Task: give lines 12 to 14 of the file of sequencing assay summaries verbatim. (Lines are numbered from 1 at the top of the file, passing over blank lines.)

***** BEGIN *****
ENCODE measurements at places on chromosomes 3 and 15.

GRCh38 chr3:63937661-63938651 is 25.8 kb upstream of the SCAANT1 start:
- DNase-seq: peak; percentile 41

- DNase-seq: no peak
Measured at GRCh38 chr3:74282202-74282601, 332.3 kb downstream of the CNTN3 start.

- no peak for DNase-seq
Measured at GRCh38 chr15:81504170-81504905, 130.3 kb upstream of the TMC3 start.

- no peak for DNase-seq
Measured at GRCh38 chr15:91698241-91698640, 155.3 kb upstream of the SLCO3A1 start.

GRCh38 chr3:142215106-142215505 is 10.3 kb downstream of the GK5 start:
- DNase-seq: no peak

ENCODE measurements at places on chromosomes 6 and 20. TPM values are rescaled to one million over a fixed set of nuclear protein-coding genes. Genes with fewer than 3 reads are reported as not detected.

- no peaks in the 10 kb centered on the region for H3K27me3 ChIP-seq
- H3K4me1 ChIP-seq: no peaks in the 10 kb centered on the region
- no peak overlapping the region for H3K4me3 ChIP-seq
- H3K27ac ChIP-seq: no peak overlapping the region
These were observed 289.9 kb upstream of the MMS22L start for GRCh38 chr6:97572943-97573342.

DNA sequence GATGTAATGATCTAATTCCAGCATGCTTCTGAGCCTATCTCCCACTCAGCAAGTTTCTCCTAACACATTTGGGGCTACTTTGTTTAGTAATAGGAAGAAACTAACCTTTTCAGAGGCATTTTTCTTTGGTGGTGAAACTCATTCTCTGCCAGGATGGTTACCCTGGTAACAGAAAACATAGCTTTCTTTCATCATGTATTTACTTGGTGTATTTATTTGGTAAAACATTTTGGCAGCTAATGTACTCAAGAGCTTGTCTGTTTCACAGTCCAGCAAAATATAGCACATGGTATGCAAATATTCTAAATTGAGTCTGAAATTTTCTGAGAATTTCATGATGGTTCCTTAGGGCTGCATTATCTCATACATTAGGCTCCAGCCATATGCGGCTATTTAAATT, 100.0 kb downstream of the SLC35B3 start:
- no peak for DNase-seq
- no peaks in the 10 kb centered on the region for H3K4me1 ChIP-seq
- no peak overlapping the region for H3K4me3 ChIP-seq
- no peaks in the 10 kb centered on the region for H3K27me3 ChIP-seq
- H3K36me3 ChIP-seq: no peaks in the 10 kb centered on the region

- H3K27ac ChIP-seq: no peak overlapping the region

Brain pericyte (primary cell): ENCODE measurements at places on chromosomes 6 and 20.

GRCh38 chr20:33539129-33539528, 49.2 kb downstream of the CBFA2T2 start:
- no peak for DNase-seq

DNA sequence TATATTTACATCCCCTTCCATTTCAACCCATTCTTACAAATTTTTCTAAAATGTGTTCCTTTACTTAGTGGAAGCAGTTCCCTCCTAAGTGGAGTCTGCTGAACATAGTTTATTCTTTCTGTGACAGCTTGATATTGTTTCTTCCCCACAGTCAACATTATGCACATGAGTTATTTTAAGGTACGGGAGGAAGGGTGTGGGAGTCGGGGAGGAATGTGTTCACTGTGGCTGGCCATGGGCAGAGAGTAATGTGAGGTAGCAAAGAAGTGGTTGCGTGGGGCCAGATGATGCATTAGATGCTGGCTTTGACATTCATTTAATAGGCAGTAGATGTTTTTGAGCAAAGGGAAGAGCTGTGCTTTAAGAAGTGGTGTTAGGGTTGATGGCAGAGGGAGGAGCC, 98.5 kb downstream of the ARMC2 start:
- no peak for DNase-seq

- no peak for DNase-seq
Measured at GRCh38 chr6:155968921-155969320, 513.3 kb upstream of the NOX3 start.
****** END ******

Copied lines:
ENCODE measurements at places on chromosomes 6 and 20. TPM values are rescaled to one million over a fixed set of nuclear protein-coding genes. Genes with fewer than 3 reads are reported as not detected.

- no peaks in the 10 kb centered on the region for H3K27me3 ChIP-seq
- H3K4me1 ChIP-seq: no peaks in the 10 kb centered on the region